Water From a Stone – Stylish Watering for Indoor Plants

The Stone for Green Thumbs

Indoor plants stay green year-round; yet taking vacations puts the plants to the test. With Water From a Stone indoor plants will never shrivel.
Image of article: The Stone for Green Thumbs
Photographer: Bettina Schönemann · Copyright: Tell It's Green

Two Stones for Flowerage without Daily Watering 

During the best times of the year the desired vacation means hard times for cyclamens, geraniums, and Co. But limp flower heads, withered blossoms, and brown leaves don’t have to be the case when you’re gone. For those vacationers who cannot rely on friendly, neighborly plant sitting and don’t have helpful family members at hand, there is a stylish and effective solution to keep your plants alive. Industry designer Casey Schneider (27) was determined to develop a way to keep plants quenched that didn’t compromise the beauty of the plants. The result was Water From A Stone – two hand-blown glass containers that can provide plants with water for up to 3-4 days with its puny holes. Simply fill the glass stones with water (200ml) and place in the plant soil between the plants. This innovative watering tool is suitable for indoor plants, garden plants, and balcony plants. For $ 25,99 you can get the tool at www.kikkerland.com. It’s a true blessing for those with green thumbs.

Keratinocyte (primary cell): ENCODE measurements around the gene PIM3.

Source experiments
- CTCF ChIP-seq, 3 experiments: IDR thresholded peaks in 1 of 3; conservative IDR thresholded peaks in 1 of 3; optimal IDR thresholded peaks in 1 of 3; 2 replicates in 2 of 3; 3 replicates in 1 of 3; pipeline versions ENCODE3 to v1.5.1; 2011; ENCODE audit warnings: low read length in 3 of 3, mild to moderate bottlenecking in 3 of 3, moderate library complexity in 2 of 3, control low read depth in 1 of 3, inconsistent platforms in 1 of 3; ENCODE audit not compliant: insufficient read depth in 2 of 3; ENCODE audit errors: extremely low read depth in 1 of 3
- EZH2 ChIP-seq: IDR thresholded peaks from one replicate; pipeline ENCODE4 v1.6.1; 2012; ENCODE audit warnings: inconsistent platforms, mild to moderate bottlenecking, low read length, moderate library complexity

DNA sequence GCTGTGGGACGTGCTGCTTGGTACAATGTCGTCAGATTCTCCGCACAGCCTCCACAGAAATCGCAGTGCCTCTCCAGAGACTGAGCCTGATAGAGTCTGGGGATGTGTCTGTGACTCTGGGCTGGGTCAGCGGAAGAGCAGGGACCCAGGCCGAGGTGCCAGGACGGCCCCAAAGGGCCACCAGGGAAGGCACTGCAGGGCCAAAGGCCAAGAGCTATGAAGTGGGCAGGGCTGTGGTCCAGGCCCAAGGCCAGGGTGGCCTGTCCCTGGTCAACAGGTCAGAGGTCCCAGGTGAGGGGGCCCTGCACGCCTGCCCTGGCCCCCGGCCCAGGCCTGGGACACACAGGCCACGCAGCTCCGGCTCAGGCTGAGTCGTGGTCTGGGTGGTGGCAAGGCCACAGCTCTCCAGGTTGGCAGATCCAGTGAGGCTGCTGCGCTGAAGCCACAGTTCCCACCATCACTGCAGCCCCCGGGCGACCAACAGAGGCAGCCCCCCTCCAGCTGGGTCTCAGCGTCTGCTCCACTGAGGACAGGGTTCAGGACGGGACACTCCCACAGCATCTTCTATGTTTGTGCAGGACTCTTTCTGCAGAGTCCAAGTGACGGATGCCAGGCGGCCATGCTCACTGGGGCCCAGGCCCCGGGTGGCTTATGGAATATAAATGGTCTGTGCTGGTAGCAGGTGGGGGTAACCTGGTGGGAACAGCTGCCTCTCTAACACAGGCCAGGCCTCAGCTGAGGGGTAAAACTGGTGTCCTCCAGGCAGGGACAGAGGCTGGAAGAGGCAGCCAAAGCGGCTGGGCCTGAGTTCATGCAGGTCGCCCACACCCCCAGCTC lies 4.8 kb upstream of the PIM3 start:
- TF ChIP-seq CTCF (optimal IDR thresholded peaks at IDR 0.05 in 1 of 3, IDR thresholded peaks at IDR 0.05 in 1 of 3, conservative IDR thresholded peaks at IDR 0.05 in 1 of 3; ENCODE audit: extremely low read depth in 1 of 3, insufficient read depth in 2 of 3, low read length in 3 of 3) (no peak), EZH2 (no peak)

Water From a Stone: Stylish Watering for Indoor Plants

Goodbye to “The more, the merrier” 

Especially in summer plants need a lot of attention. Daily watering is essential for keeping the leaves green and the flowers bright. Whether the plants are inside, on the balcony, or in the garden, it’s time to forget about “the more, the merrier”. Too much water is just as bad as too little. But with the innovative and stylish Water From a Stone, never put the plants in direct sunlight. When on vacation, keeping indoor plants in a shadowy corner, on a window facing north, or even on a window with timed shutters or blinds will make sure you return to the indoor flora paradise you left. 

03.04.2014 · 16:50 · Author: Annelie Neumann (translated by Nicholas Gregg) · Category: Construction
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